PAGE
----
Set up an ACL and apply that ACL to an interface.
 - To-the-box-traffic filtering - Also known as a management access rule, applies to traffic that terminates on the ASA.
   Introduced in version 8.0 to filter traffic destined to the control plane of the ASA.
   It is completed in one step but requires an additional set of rules to implement access control.

The ASA supports 5 types of access lists:
1) Extended access lists - The most common type of ACL. Contains one or more ACEs to specify source and destination addresses and protocol, ports (for TCP or UDP), or the ICMP type (for ICMP).
 - Filters on source/destination port and protocol

2) Standard access lists - Unlike IOS where a standard ACL identifies the source host/network, ASA standard ACLs are used to identify the destination IP addresses.
   They are typically only used for OSPF routes and can be used in a route map for OSPF redistribution.
 - Used for routing protocols, not firewall rules
 - Cannot be applied to interfaces to control traffic

3) EtherType access lists - An EtherType ACL can be configured only if the security appliance is running in transparent mode.

4) Webtype access lists - Used in a configuration that supports filtering for clientless SSL VPN.

5) IPv6 access lists - Used to determine which IPv6 traffic to block and which traffic to forward at router interfaces.
help access-list
remark - create ACE description
I) Create Extended ACL (ACL SYNTAX)

II) Apply the ACL to an interface in either the inbound or the outbound direction:
access-group access-list {in | out} interface interface-name [per-user-override | control-plane]

III) To verify ACLs, use the  commands.
show access-list and show running-config access-list
To erase a configured ACL, use
clear configure access-list id

Object Groups in ACL
access-list id [line line-num] [extended] {deny | permit}
[object-group protocol-obj-grp-id
 object-group network-obj-grp-id
 object-group service-obj-grp-id]
[object-group network-obj-grp-id object-group service-obj-grp-id]
[log level] [interval secs] [[disable | default] | [time-range time-range-ID]] | [inactive]
Note: Object groups can also be nested in other object groups.

In ASDM, access rules can be created and maintained using the Access Rules window. To open the window, choose Configuration > Firewall > Access Rules.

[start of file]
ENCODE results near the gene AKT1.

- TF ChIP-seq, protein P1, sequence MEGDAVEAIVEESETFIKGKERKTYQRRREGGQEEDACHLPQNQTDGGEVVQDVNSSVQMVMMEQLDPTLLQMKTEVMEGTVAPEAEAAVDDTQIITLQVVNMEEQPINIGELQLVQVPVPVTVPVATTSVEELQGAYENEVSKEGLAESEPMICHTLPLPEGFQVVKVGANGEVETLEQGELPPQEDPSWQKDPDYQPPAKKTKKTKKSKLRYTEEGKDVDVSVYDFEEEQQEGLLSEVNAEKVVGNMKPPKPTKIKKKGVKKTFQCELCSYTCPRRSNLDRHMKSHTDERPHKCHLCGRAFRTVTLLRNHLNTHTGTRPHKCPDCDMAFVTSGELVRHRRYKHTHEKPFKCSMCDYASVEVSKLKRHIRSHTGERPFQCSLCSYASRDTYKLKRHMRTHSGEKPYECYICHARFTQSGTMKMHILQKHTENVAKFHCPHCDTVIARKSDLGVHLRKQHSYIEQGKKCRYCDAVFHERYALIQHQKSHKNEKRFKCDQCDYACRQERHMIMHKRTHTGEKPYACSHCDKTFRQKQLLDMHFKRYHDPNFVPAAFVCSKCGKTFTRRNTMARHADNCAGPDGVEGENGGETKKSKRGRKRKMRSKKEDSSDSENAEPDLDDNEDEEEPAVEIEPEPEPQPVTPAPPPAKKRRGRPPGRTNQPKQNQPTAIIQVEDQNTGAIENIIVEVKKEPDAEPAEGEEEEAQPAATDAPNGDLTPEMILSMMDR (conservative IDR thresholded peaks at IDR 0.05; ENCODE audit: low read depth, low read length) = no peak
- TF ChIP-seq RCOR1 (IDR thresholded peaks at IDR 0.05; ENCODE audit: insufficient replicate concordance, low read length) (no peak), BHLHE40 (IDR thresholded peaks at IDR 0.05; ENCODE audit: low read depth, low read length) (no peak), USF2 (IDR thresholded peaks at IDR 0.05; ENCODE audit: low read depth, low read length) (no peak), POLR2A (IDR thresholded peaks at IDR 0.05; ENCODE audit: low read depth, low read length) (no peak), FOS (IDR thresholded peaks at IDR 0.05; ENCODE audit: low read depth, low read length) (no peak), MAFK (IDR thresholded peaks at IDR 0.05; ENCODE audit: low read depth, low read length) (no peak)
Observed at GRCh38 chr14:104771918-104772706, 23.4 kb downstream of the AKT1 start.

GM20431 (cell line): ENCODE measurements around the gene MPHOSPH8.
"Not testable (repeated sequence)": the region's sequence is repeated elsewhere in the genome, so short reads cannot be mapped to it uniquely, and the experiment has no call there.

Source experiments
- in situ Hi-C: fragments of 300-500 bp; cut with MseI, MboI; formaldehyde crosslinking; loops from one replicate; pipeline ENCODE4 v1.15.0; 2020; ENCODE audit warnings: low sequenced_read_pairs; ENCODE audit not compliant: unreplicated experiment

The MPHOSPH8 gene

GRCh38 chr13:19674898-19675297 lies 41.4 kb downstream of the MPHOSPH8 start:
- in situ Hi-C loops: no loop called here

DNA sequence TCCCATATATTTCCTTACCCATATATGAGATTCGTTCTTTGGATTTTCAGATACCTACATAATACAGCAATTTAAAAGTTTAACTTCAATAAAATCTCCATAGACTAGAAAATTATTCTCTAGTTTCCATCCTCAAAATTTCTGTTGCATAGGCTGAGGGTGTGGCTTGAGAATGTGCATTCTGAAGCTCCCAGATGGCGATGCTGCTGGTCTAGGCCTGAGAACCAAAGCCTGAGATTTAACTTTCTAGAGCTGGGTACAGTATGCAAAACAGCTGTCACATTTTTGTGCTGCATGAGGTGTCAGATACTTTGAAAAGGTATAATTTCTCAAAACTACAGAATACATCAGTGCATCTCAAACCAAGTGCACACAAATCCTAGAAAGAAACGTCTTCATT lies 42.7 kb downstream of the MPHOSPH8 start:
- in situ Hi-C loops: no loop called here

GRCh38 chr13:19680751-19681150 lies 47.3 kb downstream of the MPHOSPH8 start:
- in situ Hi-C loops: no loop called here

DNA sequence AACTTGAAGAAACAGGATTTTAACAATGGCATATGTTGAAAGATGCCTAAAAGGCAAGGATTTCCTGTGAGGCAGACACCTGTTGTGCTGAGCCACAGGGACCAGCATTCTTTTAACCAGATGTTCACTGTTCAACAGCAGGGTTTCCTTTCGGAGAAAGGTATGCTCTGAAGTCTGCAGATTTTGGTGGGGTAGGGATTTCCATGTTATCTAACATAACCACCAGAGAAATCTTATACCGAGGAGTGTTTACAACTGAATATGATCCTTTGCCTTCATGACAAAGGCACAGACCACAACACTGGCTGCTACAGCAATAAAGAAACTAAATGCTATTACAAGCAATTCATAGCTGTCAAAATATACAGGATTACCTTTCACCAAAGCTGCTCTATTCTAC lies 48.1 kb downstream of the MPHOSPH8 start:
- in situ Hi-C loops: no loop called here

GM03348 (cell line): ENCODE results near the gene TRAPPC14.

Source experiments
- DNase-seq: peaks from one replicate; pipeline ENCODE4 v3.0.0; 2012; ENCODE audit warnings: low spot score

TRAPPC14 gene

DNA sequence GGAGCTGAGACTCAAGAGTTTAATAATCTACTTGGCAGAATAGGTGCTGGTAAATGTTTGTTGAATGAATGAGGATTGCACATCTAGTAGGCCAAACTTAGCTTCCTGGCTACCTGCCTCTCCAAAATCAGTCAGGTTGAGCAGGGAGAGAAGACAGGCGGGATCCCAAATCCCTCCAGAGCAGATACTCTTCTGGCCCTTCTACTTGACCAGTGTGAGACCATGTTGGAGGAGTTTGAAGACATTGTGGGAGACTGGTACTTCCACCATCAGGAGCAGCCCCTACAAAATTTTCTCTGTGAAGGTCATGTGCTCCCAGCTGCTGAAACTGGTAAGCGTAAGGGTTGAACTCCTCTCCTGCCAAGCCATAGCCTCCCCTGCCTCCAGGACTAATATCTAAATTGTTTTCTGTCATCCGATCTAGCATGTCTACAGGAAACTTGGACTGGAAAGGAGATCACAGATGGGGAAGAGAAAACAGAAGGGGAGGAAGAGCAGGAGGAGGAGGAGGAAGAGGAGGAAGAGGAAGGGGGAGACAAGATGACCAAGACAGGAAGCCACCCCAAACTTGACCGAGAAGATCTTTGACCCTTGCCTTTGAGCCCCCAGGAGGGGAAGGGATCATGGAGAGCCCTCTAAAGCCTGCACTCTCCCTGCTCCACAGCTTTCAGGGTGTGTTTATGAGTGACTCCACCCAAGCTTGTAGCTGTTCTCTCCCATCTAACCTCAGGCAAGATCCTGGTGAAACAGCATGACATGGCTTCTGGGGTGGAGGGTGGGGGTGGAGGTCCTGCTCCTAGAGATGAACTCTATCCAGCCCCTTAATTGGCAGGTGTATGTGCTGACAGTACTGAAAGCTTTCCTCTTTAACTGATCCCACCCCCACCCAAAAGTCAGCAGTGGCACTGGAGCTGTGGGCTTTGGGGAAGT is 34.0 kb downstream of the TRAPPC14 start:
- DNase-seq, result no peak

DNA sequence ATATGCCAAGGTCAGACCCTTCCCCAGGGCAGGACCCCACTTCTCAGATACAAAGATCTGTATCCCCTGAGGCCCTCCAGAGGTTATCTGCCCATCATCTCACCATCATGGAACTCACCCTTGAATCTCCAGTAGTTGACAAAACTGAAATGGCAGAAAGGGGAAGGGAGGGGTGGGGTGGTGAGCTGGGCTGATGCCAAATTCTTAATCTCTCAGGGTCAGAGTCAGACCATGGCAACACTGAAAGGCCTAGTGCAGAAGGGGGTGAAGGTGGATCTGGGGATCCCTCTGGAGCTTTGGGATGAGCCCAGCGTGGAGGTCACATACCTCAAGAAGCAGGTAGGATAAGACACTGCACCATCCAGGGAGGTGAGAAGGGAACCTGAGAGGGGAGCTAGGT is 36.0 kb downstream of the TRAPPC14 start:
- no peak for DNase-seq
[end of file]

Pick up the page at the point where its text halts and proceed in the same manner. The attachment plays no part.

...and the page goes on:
NAT Services
Like IOS routers, the ASA supports NAT and PAT and these addresses can also be provided either statically or dynamically.

NAT and PAT can be deployed using one of these methods:
 - Inside NAT - The typical NAT deployment method is when a host from a higher-security interface has traffic destined for a lower-security interface and the ASA translates the internal host address to a global address. The ASA then restores the original inside IP address for return traffic.
 - Outside NAT - This method is used when traffic from a lower-security interface is destined for a host on the higher-security interface is translated. This method may be useful to make a host on the outside appear as one from a known internal IP address.
 - Bidirectional NAT - Indicates that both inside NAT and outside NAT are used together.

By default, Cisco ASA does not require an address translation policy to be created when the higher level security interfaces need to access resources on lower security-level interfaces. However, if a packet matches a NAT/PAT policy, the ASA translates the address.

Traditionally, NAT was configured using the nat, global, and static commands.
However, Auto-NAT is a new feature introduced in ASA version 8.3 that has replaced that method of configuring NAT. The global and static commands are no longer supported.
Auto-NAT has considerably simplified the configuration and troubleshooting of NAT.
nat [(real-ifc,mapped-ifc)] dynamic {mapped-inline-host-ip [interface] | [mapped-obj] [pat-pool mapped-obj [round-robin]] [interface]} [dns]

asa-5520# show run nat 
nat (inside,out) source static any any destination static NETWORK_OBJ_10.100.100.0_26 NETWORK_OBJ_10.100.100.0_26 no-proxy-arp route-lookup
The ASA divides the NAT configuration into two sections:
 - The first section defines the network to be translated using a network object.
 - The second section defines the actual nat command parameters.
These appear in two different places in the running-config.
show run object    - to display the network object
show run nat         - to display the NAT running configuration
Cisco ASA supports the following common types of network address translation: